When I started this blog back in January, I had no idea I’d be writing so much about boobs. In fact, believe it or not, IRL I don’t given even my own breasts that much thought unless I pop a wire or something, but here we are. I’ve already written about imposed modesty here and why I think the Free the Nipple movement is important even if you prefer to keep your hooters covered here. But I am not done. Ok, today’s blog isn’t really about boobs (sorry), it’s about the Burkini. Kudos to whomever coined my new favorite term. The next round of coffee is on me.
If you haven’t actually seen a Burkini, here’s a picture of the beachwear for those women desiring full coverage. Surprisingly enough they are gaining some popularity among all types of women, not just the Muslims who inspired the style. You might want one if you are a skin cancer survivor, for example. Also, they look really comfortable, like they might keep sand out of places you don’t want sand.
Unless you live in France. French authorities are actually demanding that women wearing too much clothing on the beach disrobe. Burkinis are banned.
Let’s first dispense with any pretense that this is about feminism. Feminism is about women wearing whatever the hell they want. So if a parade of topless women walks by demanding the right to tan their ta-tas wherever men can go topless, that is feminism. If most women on Le Sandy Shell Beach cover body parts X, Y, and Z, but a FOREIGNER shows up covering her whole alphabet and you object, that is not feminism. That is Islamophobia. See the difference?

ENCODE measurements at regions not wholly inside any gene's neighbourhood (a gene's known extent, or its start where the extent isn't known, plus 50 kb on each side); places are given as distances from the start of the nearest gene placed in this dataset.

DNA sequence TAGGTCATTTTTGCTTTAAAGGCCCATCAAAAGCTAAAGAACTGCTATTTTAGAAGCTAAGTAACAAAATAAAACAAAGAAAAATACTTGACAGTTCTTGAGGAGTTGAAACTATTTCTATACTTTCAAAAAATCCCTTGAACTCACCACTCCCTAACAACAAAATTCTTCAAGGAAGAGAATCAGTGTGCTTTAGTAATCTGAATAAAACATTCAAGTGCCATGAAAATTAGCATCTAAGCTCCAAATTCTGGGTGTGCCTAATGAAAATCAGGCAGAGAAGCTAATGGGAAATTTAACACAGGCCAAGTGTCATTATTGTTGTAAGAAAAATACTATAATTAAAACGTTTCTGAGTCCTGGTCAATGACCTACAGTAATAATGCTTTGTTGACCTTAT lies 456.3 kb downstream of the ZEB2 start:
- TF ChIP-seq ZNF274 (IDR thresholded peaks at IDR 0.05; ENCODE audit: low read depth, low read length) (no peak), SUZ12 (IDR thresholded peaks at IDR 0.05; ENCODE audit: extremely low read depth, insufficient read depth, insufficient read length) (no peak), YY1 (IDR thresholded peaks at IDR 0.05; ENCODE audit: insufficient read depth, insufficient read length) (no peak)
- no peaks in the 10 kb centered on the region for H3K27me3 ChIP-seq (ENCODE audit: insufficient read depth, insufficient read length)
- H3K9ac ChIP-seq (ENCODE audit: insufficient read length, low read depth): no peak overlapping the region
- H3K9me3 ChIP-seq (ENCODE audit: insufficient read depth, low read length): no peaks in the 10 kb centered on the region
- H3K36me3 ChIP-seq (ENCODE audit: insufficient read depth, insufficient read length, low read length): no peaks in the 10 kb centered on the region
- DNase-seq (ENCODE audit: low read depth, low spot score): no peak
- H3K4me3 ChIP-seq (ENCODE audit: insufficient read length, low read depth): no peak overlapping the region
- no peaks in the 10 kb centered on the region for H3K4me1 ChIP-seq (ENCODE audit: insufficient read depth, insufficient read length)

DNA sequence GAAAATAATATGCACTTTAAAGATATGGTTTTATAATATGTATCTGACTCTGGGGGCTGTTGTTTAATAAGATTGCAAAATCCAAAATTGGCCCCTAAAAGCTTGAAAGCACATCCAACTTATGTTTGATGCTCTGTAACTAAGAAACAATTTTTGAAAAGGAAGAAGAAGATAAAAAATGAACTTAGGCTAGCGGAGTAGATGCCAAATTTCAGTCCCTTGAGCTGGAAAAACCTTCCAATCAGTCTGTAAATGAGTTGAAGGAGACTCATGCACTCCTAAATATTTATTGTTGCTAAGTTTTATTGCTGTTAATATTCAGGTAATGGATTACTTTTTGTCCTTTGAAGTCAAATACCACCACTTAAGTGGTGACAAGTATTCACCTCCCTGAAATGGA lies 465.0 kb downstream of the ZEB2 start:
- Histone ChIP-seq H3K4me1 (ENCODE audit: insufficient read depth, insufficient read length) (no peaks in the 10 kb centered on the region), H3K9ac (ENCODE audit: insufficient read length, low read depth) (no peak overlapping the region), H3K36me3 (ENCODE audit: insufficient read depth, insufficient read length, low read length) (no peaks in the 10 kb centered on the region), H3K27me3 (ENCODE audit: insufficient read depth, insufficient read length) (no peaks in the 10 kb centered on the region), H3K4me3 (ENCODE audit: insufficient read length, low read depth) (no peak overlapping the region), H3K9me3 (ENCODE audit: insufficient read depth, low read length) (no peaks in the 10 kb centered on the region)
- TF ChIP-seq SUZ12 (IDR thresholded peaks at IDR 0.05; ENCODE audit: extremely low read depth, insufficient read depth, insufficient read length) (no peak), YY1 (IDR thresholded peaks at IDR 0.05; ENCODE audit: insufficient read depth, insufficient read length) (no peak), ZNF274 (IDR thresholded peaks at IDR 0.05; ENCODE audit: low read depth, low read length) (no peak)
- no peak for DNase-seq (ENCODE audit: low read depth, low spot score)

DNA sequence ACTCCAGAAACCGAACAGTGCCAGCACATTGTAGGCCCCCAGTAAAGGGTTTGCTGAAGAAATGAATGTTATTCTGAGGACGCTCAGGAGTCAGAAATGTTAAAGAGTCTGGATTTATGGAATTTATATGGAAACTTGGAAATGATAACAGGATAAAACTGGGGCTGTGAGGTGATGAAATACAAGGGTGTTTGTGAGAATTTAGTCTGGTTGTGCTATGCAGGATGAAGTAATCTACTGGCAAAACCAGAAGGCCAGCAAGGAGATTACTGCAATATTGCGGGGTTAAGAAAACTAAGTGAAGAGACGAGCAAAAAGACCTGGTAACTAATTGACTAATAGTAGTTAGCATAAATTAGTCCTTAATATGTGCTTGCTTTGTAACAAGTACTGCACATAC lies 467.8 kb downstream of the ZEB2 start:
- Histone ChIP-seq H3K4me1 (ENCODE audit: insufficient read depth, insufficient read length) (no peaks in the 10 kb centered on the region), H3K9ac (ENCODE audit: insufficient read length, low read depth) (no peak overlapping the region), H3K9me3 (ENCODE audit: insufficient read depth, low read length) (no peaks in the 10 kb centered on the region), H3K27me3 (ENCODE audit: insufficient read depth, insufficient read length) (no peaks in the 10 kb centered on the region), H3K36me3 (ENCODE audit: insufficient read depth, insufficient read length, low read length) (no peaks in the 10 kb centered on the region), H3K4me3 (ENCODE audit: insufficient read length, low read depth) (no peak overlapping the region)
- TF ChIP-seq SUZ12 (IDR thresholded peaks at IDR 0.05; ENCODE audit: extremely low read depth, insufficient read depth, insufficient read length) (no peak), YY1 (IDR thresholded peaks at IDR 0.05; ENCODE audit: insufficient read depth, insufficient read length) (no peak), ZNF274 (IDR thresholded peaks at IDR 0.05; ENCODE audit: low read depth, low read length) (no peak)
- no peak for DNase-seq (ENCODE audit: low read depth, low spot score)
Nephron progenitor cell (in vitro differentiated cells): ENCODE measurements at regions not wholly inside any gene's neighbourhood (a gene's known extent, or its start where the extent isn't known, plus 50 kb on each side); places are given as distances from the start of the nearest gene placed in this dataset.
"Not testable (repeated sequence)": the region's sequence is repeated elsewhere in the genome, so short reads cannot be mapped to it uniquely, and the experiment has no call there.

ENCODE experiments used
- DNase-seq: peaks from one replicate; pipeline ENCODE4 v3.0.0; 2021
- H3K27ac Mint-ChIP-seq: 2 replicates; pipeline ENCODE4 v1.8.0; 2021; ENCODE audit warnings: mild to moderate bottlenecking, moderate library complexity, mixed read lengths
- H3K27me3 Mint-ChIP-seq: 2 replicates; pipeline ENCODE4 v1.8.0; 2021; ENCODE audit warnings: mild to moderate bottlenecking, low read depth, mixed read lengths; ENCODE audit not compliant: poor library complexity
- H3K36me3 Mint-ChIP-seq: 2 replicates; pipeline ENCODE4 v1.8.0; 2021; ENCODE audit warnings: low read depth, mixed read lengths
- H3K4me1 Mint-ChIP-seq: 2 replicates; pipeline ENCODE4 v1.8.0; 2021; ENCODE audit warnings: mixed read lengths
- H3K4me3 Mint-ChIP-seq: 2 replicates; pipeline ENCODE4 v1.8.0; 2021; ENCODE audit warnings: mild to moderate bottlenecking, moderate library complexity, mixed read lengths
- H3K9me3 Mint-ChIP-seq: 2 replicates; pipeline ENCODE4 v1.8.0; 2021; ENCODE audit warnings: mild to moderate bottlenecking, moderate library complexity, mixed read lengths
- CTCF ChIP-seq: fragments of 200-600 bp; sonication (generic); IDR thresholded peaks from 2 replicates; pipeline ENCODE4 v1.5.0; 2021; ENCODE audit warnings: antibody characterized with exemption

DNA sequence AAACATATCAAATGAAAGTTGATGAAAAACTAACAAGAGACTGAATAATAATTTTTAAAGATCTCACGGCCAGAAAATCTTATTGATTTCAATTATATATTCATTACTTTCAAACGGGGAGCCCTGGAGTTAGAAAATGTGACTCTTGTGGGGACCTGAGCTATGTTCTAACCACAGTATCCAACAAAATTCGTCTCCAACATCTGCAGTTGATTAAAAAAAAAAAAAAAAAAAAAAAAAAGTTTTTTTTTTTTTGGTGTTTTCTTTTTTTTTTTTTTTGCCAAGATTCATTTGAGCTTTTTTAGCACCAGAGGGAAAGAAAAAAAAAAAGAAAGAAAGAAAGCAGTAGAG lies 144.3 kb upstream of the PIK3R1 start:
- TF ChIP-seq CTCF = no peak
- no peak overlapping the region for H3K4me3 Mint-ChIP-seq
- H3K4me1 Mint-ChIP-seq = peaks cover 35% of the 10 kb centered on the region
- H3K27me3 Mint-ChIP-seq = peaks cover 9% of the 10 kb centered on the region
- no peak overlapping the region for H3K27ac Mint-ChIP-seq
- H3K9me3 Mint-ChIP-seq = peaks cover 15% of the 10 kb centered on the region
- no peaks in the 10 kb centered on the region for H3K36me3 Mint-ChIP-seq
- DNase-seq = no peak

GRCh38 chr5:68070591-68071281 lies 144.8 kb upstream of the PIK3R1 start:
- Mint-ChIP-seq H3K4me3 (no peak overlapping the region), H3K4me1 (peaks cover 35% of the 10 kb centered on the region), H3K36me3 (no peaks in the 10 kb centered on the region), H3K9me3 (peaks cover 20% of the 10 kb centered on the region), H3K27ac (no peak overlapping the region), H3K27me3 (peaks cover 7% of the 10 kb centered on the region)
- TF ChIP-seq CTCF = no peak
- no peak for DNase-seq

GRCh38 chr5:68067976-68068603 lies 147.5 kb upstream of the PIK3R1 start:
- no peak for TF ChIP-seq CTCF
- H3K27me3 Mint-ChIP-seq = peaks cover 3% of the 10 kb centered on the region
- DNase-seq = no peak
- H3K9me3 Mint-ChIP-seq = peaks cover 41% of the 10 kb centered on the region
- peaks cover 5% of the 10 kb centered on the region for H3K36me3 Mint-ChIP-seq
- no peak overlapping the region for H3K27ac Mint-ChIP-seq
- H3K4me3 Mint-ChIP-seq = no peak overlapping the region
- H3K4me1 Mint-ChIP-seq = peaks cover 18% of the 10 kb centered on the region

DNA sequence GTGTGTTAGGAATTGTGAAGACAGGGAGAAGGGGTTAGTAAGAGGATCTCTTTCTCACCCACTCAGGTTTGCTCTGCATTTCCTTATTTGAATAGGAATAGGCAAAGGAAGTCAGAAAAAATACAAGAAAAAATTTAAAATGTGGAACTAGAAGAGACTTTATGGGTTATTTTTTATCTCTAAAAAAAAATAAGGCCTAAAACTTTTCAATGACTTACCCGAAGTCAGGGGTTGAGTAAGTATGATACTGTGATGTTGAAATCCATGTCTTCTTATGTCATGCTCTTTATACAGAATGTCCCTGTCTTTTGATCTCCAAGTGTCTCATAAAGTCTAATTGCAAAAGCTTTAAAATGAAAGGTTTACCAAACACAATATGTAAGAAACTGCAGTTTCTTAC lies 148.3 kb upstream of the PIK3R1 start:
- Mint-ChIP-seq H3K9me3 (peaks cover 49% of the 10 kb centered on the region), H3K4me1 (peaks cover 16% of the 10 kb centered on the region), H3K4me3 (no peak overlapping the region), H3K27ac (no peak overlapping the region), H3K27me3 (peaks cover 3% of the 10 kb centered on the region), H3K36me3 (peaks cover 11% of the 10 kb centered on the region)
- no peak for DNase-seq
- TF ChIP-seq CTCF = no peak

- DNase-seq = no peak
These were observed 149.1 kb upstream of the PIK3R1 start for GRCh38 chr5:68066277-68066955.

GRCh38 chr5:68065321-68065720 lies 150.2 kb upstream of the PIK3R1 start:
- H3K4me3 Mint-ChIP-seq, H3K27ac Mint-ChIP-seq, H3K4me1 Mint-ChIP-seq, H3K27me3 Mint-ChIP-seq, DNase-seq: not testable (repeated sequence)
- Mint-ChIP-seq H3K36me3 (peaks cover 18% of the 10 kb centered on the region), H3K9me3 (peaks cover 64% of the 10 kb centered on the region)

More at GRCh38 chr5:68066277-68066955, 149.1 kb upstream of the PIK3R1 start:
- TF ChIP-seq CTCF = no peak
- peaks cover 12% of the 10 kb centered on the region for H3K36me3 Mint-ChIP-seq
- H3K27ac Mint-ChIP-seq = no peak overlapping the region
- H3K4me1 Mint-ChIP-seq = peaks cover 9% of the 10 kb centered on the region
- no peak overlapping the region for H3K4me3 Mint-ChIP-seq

If you want to have a conversation about how women all over the world are oppressed or controlled by the societies in which they live, please be my guest. It’s a great conversation to have, but let’s dig a little deeper than shaming women for what they choose to wear. Let’s talk about how women in the US only make 79 cents for every dollar men make. Or about how there are so few women in American politics. Let’s talk about that.
Modesty is not an absolute. It’s a cultural construct. You can say it’s about religion if you really think you can separate religion from culture in any useful way. But this means you accept a variation in religious norms. If you really believe that Christian women cover their breasts because God requires modesty, but Muslim women cover their hair only because Muslim men are sexist pigs, then just go ahead and admit to us all that you have no tolerance or understanding for other cultures or religions other than your own. And yes, I am ashamed of you. You should work on that.
Let’s try an empathy exercise. You are a strong independent woman of means, and you decide to expand your horizons by traveling to the planet Stripteaze to gaze upon the rubied shores of the Double D Mountains. Upon your arrival, you are required to remove all your clothing and walk naked through the streets in front of all the Stripteazians. If you think this might make you uncomfortable or you wouldn’t want your mother to do it, maybe you can begin to imagine how a woman raised wearing a hijab feels when asked to uncover her head. Naked. That’s how she feels. Naked and exposed. And none of us should have to feel vulnerable about our bodies. Whether we wear a Burkini or nothing at all. That’s feminism.